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AI pioneer warns its danger to globe may be 'more serious' than climate change

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Artificial intelligence pioneer Geoffrey Hinton talks at the Thomson Reuters Financial and Risk Summit in Toronto, December 4, 2017. REUTERS/Mark Blinch/File Photo

LONDON, May 5 (Reuters) - Artificial intelligence might represent a "more urgent" danger to mankind than climate change, AI pioneer Geoffrey Hinton said Reuters in an interview on Friday.

Geoffrey Hinton, widely recognized as one of the "godfathers of AI", recently revealed he had resigned Alphabet (GOOGL.O) after a decade at the corporation, saying he wanted to speak out on the perils of the technology without it impacting his former employer.

Hinton's work is regarded important to the development of modern AI systems. In 1986, he co-authored the key article "Learning representations by back-propagating errors", a milestone in the creation of the neural networks undergirding AI technology. In 2018, he was granted the Turing Award in appreciation of his scientific discoveries.

But he is now among a rising number of industry CEOs openly voicing worry about the prospective danger presented by AI if computers were to reach more intelligence than humans and seize control of the globe.

"I wouldn't wish to discount climate change. I wouldn't want to suggest, 'You shouldn't care about climate change.' That's a significant danger too," Hinton added. "But I think this might end up being more urgent."

He added: "With climate change, it's really straightforward to say what you should do: you simply stop using carbon. If you do that, ultimately everything will be alright. For this it's not at all evident what you should do."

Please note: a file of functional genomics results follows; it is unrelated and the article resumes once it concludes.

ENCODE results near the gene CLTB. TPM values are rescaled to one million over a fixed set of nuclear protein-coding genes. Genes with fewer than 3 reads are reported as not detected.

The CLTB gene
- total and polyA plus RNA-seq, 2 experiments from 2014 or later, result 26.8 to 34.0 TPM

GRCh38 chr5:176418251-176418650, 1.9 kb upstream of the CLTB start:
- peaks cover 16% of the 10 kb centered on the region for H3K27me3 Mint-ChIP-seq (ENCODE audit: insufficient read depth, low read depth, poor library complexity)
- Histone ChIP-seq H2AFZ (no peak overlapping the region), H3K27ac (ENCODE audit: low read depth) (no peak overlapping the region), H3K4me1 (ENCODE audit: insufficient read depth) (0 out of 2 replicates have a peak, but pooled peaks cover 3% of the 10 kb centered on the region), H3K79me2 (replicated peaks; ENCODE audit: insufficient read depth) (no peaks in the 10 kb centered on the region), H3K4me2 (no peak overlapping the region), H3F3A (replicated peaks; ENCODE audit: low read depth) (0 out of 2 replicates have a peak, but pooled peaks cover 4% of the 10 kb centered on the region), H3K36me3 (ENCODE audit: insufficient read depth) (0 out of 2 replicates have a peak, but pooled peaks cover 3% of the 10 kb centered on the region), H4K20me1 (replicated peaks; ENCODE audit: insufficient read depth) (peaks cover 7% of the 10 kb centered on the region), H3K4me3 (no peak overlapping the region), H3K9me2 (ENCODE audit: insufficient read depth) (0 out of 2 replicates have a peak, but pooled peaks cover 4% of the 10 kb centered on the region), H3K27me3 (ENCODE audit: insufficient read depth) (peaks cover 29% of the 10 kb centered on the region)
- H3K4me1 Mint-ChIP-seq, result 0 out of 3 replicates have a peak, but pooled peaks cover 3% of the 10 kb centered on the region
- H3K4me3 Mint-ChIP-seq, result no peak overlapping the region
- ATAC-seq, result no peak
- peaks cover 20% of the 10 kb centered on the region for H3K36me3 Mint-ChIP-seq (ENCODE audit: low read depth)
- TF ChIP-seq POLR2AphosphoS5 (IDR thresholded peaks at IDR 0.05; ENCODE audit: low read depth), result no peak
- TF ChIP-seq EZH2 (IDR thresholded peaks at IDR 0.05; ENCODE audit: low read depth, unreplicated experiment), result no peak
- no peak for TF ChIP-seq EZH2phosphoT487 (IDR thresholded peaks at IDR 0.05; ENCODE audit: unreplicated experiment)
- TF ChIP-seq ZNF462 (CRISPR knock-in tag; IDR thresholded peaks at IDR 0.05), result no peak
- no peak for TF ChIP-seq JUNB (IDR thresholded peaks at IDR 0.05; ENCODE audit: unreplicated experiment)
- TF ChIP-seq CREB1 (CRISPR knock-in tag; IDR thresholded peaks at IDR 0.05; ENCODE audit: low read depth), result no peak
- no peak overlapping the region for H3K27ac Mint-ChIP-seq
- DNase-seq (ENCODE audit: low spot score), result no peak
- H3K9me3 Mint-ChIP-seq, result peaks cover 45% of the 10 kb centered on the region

Microsoft-backed (MSFT.O) OpenAI fired the starting gun on a technical arms race in November, when it made AI-powered chatbot ChatGPT open to the public. It immediately became the fastest-growing app in history, hitting 100 million monthly users in two months.

In April, Twitter CEO Elon Musk joined hundreds in signing an open letter advocating for a six-month moratorium in the creation of systems more powerful than OpenAI's recently-launched GPT-4.

Signatories included Stability AI CEO Emad Mostaque, researchers at Alphabet-owned DeepMind, and other AI pioneers Yoshua Bengio and Stuart Russell.

While Hinton shares signatories fear that AI may prove to be an existential danger to humans, he disagrees with suspending development.

“It’s utterly unrealistic,” he remarked. “I'm in the camp that thinks this is an existential risk, and it’s close enough that we ought to be working very hard right now, and putting a lot of resources into figuring out what we can do about it.”

In the European Union, a committee of legislators reacted to the Musk-backed letter, asking on U.S. President Joe Biden to hold a worldwide meeting on the future direction of the technology alongside European Commission President Ursula von der Leyen.

Last week, the committee accepted a significant set of rules targeting generative AI, which would oblige businesses like OpenAI to disclose any copyright content used to train their models.

Meanwhile, Biden conducted conversations with a number of AI firm executives, including Alphabet CEO Sundar Pichai and OpenAI CEO Sam Altman at the White House, pledging a "frank and constructive discussion" on the need for companies to be more open about their systems.

“The tech leaders have the best understanding of it, and the politicians have to be involved,” added Hinton. “It affects us all, so we all have to think about it.”

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